Instrumentation amplifier 52 is a single input differential amplifier and accepts positive and negative EOG signals. Right dual sensor 24 is electrically coupled to one input of instrumentation amplifier 52 through electrical lead 38 and right horizontal sensor 28 is electrically coupled to the other input through electrical lead 42. Instrumentation amplifier 52 is typically an LT1100, LT1101 or LT1102. Other devices can be used but, to achiever higher accuracy, they should exhibit four characteristics. First, the device should have a high input impedance to minimize the effects of the sensor source impedance. Second, the device should draw very little bias current from the sensors to minimize noise from the sensors as well as ionic migration of the sensors. Third, the device should have an RMS noise voltage of less than 0.35 microvolts RMS to allow for measurements of 0.5 microvolts peak input signals. Fourth, in order to remove extremely large common mode signals, the device should have a common mode rejection ratio greater than 80 decibels in the frequency of interest. Referring also to FIG. 3B, the reference input of instrumentation amplifier 52 is electrically coupled to digital to analog convertor 54 through interconnection 56. This interconnection permits an offset voltage signal to be produced for calibration of instrumentation amplifier 52.
Instrumentation amplifier 52 is electrically coupled to programmable gain amplifier 58. Programmable gain amplifier 58 typically comprises a PMI8408 quad digital to analog convertor and TL064 quad operational amplifier. This configuration is designed to have an eight bit digitally programmable gain between approximately 0.5 and 100 V/V. This permits measurement of voltage signals between 0.5 microvolts and 50 millivolts without clipping. Referring also to FIG. 3B, the gain of programmable gain amplifier is controlled by digital signal processor 60 through interconnection 62 which serves as both an address and data line. Digital signal processor 60 sends a signal to programmable gain amplifier for calibration purposes. Because the electrical value of EOG signals vary from person to person and between eyes, it is necessary to calibrate the voltage signals produced in order to achieve accurate and consistent output voltages for different eye positions. Therefore, programmable gain amplifier 58 is adjusted to produce a 5 volt output signal when the eyes are focused on calibration points. Those calibration points are typically the upper left corner and the lower right corner of a video display or sighting chart.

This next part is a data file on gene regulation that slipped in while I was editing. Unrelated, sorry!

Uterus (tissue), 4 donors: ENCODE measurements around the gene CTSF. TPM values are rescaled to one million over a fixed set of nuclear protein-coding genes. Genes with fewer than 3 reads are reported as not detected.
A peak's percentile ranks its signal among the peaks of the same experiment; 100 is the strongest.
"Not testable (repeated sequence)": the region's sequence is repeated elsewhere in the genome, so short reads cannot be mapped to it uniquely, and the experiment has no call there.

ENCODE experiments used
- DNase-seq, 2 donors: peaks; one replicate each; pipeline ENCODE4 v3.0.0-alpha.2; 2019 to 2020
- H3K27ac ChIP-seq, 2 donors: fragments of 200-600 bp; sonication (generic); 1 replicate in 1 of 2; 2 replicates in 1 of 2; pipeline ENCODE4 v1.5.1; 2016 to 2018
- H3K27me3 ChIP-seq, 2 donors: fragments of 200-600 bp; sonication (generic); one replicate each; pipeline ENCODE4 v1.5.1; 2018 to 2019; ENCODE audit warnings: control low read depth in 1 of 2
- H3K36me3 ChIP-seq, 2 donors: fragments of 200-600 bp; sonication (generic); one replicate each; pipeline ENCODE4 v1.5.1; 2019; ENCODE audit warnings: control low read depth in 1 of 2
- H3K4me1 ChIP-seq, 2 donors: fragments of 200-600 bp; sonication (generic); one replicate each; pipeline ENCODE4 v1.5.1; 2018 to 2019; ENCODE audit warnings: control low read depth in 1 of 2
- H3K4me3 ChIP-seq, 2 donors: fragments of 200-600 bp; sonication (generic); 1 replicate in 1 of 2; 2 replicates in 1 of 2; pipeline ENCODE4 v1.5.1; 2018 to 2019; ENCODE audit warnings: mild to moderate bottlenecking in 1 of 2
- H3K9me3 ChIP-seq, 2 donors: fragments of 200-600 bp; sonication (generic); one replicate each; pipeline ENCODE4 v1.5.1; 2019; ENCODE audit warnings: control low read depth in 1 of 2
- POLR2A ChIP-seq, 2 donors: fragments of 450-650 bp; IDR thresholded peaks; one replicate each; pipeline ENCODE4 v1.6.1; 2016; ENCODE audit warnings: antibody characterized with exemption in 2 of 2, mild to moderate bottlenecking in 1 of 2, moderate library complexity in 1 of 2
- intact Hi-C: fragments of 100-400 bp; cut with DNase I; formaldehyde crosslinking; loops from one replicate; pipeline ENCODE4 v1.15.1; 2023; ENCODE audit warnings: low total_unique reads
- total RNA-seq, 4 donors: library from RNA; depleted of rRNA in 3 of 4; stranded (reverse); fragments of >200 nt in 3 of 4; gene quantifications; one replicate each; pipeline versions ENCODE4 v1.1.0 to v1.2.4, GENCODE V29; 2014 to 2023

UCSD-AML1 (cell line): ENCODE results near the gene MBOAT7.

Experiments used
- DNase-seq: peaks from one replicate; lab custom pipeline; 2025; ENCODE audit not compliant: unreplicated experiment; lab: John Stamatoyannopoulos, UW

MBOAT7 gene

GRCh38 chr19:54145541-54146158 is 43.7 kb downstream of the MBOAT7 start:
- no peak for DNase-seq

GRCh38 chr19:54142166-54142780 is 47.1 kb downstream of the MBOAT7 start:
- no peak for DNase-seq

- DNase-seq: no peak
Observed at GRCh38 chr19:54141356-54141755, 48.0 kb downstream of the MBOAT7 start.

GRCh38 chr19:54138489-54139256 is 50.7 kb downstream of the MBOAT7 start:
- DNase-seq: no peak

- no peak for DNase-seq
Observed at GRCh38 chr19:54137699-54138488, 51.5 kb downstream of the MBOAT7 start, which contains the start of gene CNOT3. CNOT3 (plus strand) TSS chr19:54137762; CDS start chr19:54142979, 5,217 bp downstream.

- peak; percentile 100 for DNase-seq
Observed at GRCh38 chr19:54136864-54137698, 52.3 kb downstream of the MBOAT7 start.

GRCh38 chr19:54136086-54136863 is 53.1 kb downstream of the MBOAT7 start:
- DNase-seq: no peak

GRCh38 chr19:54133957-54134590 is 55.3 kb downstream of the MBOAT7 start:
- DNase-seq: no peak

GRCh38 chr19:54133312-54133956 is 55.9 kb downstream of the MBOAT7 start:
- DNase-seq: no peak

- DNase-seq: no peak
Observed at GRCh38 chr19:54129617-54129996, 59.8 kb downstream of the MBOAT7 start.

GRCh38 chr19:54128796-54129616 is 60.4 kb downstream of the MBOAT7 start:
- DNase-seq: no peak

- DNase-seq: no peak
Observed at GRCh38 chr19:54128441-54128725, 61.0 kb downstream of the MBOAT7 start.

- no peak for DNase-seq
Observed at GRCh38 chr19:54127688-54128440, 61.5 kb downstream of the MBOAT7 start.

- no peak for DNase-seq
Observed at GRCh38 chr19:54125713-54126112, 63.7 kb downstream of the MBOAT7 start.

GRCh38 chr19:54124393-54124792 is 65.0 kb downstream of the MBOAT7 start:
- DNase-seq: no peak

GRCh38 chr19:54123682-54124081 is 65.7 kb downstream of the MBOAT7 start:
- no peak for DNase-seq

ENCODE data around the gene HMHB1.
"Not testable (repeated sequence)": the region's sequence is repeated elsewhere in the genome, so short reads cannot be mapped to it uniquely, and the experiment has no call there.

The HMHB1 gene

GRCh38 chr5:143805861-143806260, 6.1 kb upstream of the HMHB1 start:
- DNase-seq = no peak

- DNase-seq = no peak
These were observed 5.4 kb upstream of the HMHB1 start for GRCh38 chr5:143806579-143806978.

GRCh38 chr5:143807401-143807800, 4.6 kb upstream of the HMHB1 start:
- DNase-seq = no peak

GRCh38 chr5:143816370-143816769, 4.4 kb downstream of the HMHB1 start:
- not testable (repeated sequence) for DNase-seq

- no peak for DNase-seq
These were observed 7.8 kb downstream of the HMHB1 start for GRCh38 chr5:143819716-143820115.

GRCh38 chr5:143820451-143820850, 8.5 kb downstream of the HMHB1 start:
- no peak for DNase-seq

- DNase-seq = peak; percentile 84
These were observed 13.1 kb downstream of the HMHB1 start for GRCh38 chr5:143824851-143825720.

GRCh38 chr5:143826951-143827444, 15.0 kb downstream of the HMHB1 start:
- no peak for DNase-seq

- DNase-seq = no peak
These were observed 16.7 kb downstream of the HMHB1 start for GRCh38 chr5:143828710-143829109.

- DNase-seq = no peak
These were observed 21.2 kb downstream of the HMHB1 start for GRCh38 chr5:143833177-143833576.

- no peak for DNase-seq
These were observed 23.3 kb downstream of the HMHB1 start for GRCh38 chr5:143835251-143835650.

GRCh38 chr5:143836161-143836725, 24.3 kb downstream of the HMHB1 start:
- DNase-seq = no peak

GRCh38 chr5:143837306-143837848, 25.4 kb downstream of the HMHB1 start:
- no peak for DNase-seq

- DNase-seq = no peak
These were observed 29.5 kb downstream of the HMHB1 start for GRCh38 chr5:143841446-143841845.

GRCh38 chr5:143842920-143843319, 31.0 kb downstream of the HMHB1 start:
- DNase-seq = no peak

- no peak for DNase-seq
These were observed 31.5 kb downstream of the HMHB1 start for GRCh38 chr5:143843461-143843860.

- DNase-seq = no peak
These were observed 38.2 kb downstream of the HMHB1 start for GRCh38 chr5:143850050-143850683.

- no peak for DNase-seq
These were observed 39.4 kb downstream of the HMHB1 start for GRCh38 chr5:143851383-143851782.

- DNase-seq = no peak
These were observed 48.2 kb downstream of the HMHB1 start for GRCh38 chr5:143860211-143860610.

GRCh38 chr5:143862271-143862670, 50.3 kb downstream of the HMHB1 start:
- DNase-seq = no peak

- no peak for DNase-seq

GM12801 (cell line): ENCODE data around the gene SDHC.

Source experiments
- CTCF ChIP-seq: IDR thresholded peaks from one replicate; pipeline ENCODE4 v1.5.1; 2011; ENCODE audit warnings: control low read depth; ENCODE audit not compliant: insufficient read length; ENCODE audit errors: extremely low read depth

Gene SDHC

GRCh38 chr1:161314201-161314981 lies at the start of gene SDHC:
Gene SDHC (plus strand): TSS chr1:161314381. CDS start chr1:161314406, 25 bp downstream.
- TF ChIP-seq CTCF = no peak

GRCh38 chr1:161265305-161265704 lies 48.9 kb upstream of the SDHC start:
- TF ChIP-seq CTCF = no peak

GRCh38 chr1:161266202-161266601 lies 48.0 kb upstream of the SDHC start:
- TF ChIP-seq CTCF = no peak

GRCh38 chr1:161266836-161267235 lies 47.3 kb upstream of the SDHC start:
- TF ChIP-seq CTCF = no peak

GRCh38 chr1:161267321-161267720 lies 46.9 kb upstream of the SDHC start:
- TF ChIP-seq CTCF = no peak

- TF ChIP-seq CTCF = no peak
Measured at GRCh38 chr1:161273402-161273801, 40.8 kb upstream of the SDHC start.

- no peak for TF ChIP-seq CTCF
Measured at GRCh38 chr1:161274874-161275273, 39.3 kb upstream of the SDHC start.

Programmable gain amplifier 58 is electrically coupled to low pas filter 64. Low pass filter 64 is typically a fourth order 50 Hz Butterworth filter which filters biopotential signals having frequencies above those of the desired EOG signals and only passes signals between DC and 50 Hz. The output of low pass filter 64 is electrically coupled to analog to digital convertor 66 through interconnection 68.